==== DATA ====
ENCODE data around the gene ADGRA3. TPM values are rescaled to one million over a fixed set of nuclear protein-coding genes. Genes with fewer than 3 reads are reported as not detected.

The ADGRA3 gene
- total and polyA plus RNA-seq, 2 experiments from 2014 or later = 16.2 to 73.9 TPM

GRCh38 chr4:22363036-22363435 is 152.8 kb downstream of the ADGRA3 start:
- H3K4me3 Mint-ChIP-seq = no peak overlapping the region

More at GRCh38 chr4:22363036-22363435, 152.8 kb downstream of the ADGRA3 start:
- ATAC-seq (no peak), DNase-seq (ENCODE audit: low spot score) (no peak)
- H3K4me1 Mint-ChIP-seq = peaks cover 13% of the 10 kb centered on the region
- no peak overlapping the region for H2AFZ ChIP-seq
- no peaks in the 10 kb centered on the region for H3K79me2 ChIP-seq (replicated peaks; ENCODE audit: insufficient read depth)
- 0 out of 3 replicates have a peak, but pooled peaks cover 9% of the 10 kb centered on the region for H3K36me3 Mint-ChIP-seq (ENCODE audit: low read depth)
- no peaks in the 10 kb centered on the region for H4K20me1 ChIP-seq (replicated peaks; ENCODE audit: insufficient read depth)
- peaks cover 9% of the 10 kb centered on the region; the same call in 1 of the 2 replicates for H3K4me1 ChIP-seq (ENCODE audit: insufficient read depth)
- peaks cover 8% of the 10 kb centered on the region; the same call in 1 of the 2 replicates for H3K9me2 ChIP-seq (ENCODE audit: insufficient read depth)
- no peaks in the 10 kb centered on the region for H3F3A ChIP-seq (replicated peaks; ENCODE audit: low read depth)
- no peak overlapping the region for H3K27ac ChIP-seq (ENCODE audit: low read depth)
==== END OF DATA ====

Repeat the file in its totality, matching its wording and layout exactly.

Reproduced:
ENCODE data around the gene ADGRA3. TPM values are rescaled to one million over a fixed set of nuclear protein-coding genes. Genes with fewer than 3 reads are reported as not detected.

The ADGRA3 gene
- total and polyA plus RNA-seq, 2 experiments from 2014 or later = 16.2 to 73.9 TPM

GRCh38 chr4:22363036-22363435 is 152.8 kb downstream of the ADGRA3 start:
- H3K4me3 Mint-ChIP-seq = no peak overlapping the region

More at GRCh38 chr4:22363036-22363435, 152.8 kb downstream of the ADGRA3 start:
- ATAC-seq (no peak), DNase-seq (ENCODE audit: low spot score) (no peak)
- H3K4me1 Mint-ChIP-seq = peaks cover 13% of the 10 kb centered on the region
- no peak overlapping the region for H2AFZ ChIP-seq
- no peaks in the 10 kb centered on the region for H3K79me2 ChIP-seq (replicated peaks; ENCODE audit: insufficient read depth)
- 0 out of 3 replicates have a peak, but pooled peaks cover 9% of the 10 kb centered on the region for H3K36me3 Mint-ChIP-seq (ENCODE audit: low read depth)
- no peaks in the 10 kb centered on the region for H4K20me1 ChIP-seq (replicated peaks; ENCODE audit: insufficient read depth)
- peaks cover 9% of the 10 kb centered on the region; the same call in 1 of the 2 replicates for H3K4me1 ChIP-seq (ENCODE audit: insufficient read depth)
- peaks cover 8% of the 10 kb centered on the region; the same call in 1 of the 2 replicates for H3K9me2 ChIP-seq (ENCODE audit: insufficient read depth)
- no peaks in the 10 kb centered on the region for H3F3A ChIP-seq (replicated peaks; ENCODE audit: low read depth)
- no peak overlapping the region for H3K27ac ChIP-seq (ENCODE audit: low read depth)